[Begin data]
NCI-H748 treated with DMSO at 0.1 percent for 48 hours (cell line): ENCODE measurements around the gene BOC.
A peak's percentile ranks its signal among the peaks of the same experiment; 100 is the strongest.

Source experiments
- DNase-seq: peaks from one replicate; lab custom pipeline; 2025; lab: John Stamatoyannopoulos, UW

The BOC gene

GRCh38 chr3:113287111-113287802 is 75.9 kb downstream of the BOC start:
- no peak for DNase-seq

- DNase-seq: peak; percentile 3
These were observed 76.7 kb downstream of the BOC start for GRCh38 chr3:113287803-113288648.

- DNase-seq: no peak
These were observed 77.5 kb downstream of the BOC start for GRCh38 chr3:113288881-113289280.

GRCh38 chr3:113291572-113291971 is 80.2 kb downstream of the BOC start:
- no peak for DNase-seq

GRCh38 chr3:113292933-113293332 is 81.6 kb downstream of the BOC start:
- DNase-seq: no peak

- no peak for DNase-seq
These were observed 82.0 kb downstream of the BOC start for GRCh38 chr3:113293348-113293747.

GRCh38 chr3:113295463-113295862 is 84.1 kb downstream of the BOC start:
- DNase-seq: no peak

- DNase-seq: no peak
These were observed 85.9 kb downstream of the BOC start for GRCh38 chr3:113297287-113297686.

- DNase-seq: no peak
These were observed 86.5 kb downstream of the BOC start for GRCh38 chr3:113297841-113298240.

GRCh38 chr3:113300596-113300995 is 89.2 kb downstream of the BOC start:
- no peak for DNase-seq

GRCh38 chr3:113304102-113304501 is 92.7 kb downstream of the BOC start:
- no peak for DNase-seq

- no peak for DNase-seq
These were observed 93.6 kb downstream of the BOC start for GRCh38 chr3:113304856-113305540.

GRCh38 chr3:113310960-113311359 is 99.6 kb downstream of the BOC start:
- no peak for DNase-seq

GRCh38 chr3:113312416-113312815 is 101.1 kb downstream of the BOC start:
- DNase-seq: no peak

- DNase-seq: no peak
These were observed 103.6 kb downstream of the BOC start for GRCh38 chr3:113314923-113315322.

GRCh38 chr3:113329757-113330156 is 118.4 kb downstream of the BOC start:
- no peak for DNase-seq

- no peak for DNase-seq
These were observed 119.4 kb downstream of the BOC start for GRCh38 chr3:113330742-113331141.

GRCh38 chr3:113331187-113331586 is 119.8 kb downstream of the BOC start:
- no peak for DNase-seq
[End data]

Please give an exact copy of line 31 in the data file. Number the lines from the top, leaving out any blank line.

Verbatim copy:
- no peak for DNase-seq